Paricutin. A brand new never before seen volcano that appeared suddenly in a cornfield in 1943 and erupted for 9 years. Mark Twain may have been born under a cometary appearance. My own birthdate in 1951 came in the closing months of Volcan Paricutin’s  stupendous apparition.  The cinder cone of Paricutin is silent today  and will never erupt again , no longer to spew out high fountains of fire , eject volcanic bombs ,and  issue rivers of glowing lava for miles around. The volcano is about 4 miles south of the tall church spire in this photo, and therein lies the greater tale, one I’m sure Twain would’ve visited firsthand had he the opportunity. For upstart Paricutin  put on an tremendous show for years.

It appeared during World War II  and thus did not get the attention it deserved, which was diverted to Italy’s Mt. Vesuvius above Naples which captured the world press when it added some spectacular backdrop to the Allies’ invasion of Italy in 1944.  My father Rex  wasn’t easily scared. After all he piloted the Allies’  most dangerous warplane, the B-26 Marauder 5-man fighter-bomber  , a/k/a/ Widowmaker . The Marauder was the only warplane that went from blueprint to battlefield without passing thru “test flight” .  It had some ” issues”.  But Rex could handle it.  He could drive anything, and fly most things of the time. What he had issues with was making bombing runs over Italy with Nazi antiaircraft flak to port, and Vesuvius ash and volcanic bombs to starboard, and some of both dead ahead.  Vesuvius eventually subsided, but Paricutin was just getting going half a world away in the highlands of south central Mexico.

The Tarascan Indians of Michoacan have long lived with volcanoes, but  nothing like what Paricutin threw at them in 1943  appears in the annals. Paricutin’s eruption  had an element to it that immediately evokes  Biblical Wrath of God symbology.  The volcano took out a towering Catholic cathedral with a vengeance; with a surreality  that is seldom matched. If those medieval Popes had the Fear of God placed in them by Comet Halley , t’s a shame they didn’t have a volcano sacking the temple to help realign their belief system.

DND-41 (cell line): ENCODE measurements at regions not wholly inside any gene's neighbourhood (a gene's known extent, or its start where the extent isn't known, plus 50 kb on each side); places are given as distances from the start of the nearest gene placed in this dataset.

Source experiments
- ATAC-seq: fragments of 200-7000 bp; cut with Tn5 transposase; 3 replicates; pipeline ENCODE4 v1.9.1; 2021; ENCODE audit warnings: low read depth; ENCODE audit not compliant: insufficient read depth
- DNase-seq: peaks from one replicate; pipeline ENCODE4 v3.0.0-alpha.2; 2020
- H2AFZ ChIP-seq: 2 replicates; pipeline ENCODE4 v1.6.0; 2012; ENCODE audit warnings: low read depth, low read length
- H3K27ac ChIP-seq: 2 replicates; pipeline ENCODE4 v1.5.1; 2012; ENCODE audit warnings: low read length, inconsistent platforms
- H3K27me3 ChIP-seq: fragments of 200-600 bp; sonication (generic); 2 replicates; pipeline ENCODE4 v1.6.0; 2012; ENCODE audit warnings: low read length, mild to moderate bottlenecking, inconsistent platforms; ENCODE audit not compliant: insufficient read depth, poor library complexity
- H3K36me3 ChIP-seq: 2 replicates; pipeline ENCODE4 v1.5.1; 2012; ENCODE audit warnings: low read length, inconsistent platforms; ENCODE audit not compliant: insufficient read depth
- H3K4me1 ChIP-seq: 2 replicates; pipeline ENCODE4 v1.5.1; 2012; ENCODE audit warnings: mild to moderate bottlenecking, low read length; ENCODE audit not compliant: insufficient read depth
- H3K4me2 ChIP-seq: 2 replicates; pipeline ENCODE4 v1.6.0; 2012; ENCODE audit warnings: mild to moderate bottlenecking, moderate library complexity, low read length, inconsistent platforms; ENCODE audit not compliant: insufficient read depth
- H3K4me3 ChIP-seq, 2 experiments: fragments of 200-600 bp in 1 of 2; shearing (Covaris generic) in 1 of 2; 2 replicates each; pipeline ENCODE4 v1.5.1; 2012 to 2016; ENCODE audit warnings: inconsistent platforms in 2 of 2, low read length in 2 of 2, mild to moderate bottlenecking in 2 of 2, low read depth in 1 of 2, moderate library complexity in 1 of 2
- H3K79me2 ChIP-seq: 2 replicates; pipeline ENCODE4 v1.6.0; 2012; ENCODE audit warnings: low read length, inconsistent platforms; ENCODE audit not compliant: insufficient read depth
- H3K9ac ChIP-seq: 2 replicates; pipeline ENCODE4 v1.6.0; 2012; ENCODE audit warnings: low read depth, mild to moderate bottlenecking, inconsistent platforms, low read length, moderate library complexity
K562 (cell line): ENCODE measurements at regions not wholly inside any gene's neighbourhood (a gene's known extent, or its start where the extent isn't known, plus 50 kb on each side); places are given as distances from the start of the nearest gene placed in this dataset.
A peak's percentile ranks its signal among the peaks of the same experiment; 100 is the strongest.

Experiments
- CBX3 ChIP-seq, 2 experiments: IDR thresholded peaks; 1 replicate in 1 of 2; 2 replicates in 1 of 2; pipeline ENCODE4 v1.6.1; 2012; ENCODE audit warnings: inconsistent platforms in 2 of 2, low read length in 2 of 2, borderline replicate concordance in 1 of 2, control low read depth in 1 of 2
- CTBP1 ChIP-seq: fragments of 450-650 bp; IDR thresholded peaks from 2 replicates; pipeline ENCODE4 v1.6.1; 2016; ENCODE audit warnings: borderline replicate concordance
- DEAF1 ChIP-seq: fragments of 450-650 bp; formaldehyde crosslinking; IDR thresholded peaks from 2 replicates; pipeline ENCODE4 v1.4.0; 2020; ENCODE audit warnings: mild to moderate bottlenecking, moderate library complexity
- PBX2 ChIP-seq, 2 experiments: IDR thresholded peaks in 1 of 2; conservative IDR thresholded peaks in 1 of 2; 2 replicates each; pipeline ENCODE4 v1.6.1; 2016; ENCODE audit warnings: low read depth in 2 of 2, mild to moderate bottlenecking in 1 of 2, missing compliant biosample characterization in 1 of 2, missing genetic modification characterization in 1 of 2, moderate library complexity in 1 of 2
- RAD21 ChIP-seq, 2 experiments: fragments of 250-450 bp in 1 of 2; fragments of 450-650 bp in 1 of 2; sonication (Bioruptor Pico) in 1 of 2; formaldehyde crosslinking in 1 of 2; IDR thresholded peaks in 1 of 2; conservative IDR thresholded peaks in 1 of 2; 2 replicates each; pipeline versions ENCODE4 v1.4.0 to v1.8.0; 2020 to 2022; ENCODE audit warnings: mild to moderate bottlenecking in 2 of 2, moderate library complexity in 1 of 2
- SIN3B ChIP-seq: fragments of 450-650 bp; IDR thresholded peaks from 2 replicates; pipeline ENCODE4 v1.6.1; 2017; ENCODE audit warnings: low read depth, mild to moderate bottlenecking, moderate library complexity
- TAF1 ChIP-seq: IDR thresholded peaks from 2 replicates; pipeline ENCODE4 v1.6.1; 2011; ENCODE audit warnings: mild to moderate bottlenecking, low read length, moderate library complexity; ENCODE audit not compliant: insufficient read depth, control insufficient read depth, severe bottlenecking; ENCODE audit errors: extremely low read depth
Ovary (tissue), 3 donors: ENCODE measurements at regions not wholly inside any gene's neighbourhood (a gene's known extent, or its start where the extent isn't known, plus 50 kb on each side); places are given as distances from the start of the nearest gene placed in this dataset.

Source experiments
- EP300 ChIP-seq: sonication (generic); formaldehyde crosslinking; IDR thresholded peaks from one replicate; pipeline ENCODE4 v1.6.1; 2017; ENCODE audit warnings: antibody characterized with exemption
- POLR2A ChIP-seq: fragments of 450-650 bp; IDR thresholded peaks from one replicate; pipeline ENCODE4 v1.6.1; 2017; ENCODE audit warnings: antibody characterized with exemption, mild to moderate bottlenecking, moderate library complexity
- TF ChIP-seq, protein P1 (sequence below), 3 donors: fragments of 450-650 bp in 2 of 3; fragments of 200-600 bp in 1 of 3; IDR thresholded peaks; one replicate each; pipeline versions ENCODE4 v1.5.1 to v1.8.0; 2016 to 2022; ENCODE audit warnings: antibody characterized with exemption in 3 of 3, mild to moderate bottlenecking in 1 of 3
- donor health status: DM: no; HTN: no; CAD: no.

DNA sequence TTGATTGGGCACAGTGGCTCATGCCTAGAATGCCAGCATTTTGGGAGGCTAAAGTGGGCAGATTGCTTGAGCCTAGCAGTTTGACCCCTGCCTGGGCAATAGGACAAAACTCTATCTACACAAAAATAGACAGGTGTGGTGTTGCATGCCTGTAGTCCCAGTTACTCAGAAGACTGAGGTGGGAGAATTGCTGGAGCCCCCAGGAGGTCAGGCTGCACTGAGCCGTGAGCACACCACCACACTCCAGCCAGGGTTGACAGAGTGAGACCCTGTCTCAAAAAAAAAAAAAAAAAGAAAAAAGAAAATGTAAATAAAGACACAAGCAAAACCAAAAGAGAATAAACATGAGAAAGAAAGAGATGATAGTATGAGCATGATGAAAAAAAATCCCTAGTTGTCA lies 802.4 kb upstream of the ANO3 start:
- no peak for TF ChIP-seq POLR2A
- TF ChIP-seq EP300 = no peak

There once was a Michoacan village of 18,000 Tarascan Indians named San Juan Parangaricutiro. It had one of Mexico’s most magnificent Romanesque cathedrals dating to the late 1600’s , classically exhibiting the twin towers,  Byzantine design elements, semi-circular arches and truely massive stone walls and a vaulted roof. When Paricutin erupted 4 miles away  from the cathedral and began its march across the valley floor,  the residents took some spiritual refuge in their sanctuary , praying. The priests and Monsignors of Michoacan certainly earned their bread trying to console the Tarascan faithful, but those prayers went unanswered. The volcano sent out a torrent of lava aimed directly at the church, crawling across the valley floor like a slow motion tsunami of inexorable incandescent molten stone. There was no way to stop it or divert it, not when it’s 20 to 50 feet thick  and measured in millions of tons. Eventually , the natives had to flee, but because this was happening in relative slow motion nobody died. The lava came at the church relentlessly , as if guided by some unseen hand, and surrounded it. The massive cathedral was jolted from its foundations, picked up, twisted and turned and tilted. The roof caved in . Lava flowed thru the windows. One of the two towers was toppled. The tower still standing now leans like the tower of Pisa, hardened forever in a footing of solid black cinder, Hades’ own concrete. All the lesser buildings of San Juan Parangaricutiro and surrounds  vanished, completely consumed by the fires of Hell itself. Talk about a Scorched Earth Policy. The Romanesque cathedral survived only because it , too, was made of stone.  The volcano had no intention of destroying it, only subjugating it, usurping it. In one of the great surrealities of humankind history or an awesome display of a wicked sense of divine humour, this  onslaught of lava suddenly quit only about 150 yards past the cathedral  after travelling 4.5 miles crosscountry.  The lava only went far enough to destroy the cathedral and surround it. Then it subsided. When you stand before this remarkable scene , you cannot help but wonder if destroying that Catholic cathedral was the prime directive for this devilish volcano. (I do not use that adjective lightly) . A small and somewhat decrepit altar is maintained in the cathedral’s congregation hall above where the once lavish altar must’ve stood, but it’s plastic flowers and modest porcelain Jesus are lost in the bigger picture. The religious symbology and geophysical actuality of Paricutin’s wrath offer much to ponder.